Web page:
The word of the Lord came to me: “Son of man, take a stick and write on it, ‘For Judah, and the people of Israel associated with him’; then take another stick and write on it, ‘For Joseph (the stick of Ephraim) and all the house of Israel associated with him.’ And join them one to another into one stick, that they may become one in your hand. And when your people say to you, ‘Will you not tell us what you mean by these?’ say to them, Thus says the Lord God: Behold, I am about to take the stick of Joseph (that is in the hand of Ephraim) and the tribes of Israel associated with him. And I will join with it the stick of Judah, and make them one stick, that they may be one in my hand. When the sticks on which you write are in your hand before their eyes, then say to them, Thus says the Lord God: Behold, I will take the people of Israel from the nations among which they have gone, and will gather them from all around, and bring them to their own land. And I will make them one nation in the land, on the mountains of Israel. And one king shall be king over them all, and they shall be no longer two nations, and no longer divided into two kingdoms. They shall not defile themselves anymore with their idols and their detestable things, or with any of their transgressions. But I will save them from all the backslidings in which they have sinned, and will cleanse them; and they shall be my people, and I will be their God.
24 “My servant David shall be king over them, and they shall all have one shepherd. They shall walk in my rules and be careful to obey my statutes. They shall dwell in the land that I gave to my servant Jacob, where your fathers lived. They and their children and their children’s children shall dwell there forever, and David my servant shall be their prince forever. I will make a covenant of peace with them. It shall be an everlasting covenant with them. And I will set them in their land and multiply them, and will set my sanctuary in their midst forevermore. My dwelling place shall be with them, and I will be their God, and they shall be my people. Then the nations will know that I am the Lord who sanctifies Israel, when my sanctuary is in their midst forevermore.” — Source: Biblegateway, Ezekiel 37:15-28
As we all know, the petty differences — deep though they were — that had once divided the nation of Israel have since fallen away. They once again view themselves as one unified people.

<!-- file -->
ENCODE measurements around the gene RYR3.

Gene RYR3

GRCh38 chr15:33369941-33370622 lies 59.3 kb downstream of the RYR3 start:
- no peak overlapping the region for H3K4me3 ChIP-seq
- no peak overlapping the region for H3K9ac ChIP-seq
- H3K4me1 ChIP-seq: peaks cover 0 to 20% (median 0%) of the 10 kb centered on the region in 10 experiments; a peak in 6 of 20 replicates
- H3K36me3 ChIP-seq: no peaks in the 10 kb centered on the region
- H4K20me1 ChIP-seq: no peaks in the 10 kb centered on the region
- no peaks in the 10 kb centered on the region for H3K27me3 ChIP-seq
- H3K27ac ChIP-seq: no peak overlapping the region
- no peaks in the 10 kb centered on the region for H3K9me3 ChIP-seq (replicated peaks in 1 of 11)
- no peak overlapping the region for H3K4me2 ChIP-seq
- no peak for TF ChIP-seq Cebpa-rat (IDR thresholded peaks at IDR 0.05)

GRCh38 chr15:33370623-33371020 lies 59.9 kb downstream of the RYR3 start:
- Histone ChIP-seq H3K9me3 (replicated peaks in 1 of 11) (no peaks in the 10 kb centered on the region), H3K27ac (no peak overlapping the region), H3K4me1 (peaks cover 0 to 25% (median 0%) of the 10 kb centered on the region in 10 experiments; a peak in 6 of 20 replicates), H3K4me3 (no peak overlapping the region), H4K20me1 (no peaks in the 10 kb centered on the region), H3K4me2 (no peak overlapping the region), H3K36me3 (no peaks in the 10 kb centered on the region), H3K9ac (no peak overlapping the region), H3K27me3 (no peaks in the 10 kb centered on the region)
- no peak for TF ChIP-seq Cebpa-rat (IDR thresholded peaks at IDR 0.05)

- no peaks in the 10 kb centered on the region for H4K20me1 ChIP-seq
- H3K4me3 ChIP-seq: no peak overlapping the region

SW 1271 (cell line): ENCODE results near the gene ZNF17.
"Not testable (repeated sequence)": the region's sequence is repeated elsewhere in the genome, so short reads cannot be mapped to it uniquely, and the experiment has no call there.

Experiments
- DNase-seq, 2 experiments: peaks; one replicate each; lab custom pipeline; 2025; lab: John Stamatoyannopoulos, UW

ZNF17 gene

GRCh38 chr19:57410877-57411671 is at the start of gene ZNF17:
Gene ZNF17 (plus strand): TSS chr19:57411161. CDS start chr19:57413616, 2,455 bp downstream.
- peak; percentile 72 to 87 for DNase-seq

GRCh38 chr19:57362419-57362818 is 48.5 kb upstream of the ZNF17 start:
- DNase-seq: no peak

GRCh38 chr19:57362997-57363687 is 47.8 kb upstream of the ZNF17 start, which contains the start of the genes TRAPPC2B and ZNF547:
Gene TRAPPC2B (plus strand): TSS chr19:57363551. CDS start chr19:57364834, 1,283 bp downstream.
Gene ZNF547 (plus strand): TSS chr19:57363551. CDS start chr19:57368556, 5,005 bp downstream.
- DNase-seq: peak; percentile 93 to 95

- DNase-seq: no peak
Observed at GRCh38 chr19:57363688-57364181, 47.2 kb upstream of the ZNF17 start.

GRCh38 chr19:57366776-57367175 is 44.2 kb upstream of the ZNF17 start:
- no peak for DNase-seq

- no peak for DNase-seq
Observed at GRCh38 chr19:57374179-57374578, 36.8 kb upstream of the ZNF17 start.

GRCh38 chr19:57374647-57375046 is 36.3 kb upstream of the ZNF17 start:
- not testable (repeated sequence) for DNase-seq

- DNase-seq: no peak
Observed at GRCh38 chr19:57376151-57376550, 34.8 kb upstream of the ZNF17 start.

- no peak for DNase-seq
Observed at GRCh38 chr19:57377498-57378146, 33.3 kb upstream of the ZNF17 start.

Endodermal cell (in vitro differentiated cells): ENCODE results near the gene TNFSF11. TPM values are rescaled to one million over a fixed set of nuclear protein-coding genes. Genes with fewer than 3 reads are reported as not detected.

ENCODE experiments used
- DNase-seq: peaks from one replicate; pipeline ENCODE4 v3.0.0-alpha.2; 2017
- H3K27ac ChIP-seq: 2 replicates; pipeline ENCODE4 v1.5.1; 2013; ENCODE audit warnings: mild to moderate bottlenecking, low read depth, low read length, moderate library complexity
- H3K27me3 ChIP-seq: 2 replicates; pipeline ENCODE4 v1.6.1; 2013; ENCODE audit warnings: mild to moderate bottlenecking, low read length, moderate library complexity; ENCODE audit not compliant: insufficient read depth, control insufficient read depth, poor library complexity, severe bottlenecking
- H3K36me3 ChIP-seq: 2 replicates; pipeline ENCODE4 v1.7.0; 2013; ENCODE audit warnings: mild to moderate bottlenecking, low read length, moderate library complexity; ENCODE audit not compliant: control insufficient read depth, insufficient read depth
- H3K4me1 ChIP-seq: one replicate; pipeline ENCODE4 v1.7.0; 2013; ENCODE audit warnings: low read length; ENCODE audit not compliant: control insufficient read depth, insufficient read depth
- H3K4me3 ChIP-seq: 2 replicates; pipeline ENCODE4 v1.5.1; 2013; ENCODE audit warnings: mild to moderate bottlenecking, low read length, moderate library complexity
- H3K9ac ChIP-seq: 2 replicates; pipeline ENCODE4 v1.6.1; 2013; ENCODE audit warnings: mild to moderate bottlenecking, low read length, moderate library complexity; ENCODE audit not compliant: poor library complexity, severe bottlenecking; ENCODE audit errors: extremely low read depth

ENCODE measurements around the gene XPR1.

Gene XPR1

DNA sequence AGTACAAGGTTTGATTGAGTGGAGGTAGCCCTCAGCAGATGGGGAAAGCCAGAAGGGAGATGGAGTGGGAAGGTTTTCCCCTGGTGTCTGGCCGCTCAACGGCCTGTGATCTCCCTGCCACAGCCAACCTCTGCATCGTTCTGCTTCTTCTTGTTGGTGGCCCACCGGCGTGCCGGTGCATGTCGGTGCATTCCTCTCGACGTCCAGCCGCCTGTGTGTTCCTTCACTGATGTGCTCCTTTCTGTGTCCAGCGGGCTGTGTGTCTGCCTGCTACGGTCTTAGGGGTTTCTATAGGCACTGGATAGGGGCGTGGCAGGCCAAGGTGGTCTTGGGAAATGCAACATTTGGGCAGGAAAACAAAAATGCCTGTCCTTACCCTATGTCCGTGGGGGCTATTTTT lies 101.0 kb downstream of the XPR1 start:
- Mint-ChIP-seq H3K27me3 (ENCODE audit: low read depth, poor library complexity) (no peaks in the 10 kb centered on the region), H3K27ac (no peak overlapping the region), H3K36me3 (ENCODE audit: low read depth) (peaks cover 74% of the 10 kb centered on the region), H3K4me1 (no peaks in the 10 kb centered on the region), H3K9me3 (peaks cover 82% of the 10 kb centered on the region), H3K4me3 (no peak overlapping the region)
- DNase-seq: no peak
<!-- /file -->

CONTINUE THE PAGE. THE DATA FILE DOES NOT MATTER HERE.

What followed their exile was a national turning back to God.
The curative remedy for America is much the same. Reagan has warned us that we are never more than a generation away from losing our freedoms.
Key figures of our past have warned of the important role faith plays in breathing life into the system they handed down to us.
We could cite the ‘whale through a net’ passage, Washington’s Farwell address, or a host of other primary sources to confirm this.
Even some non-religious historians have noted how the social changes that come from a national embrace of Christian virtue have created the social change needed to avert otherwise disastrous social uprisings against injustice. (John Wesley’s impact on England, for example.)
Our ultimate solution, won’t be found in political uprisings and activism. (As important as such activities must surely be.) The ultimate solution is the change of heart we are seeing in response to a clear gospel message.
What Kanye has been doing lately (and others like him in their less visible roles) could have a far greater impact for the unity and stability of the nation than ‘just’ getting the right guy into a primary race.
Because politics is downstream of culture.
And culture is downstream of the ideas they flow from. If you change hearts, you change a nation.
“if my people who are called by my name humble themselves, and pray and seek my face and turn from their wicked ways, then I will hear from heaven and will forgive their sin and heal their land.” — 2 Chronicles
And as Jesus said:
“The harvest is plentiful, but the laborers are few; therefore pray earnestly to the Lord of the harvest to send out laborers into his harvest.” — See Matthew 9:35-38